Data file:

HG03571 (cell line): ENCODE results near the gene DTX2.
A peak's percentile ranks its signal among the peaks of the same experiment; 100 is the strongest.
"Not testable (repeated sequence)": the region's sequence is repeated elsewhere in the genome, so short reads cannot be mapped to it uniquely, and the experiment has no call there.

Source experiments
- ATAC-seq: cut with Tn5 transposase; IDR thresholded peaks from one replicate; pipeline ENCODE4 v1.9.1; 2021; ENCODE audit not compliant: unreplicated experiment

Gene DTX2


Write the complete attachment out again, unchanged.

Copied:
HG03571 (cell line): ENCODE results near the gene DTX2.
A peak's percentile ranks its signal among the peaks of the same experiment; 100 is the strongest.
"Not testable (repeated sequence)": the region's sequence is repeated elsewhere in the genome, so short reads cannot be mapped to it uniquely, and the experiment has no call there.

Source experiments
- ATAC-seq: cut with Tn5 transposase; IDR thresholded peaks from one replicate; pipeline ENCODE4 v1.9.1; 2021; ENCODE audit not compliant: unreplicated experiment

Gene DTX2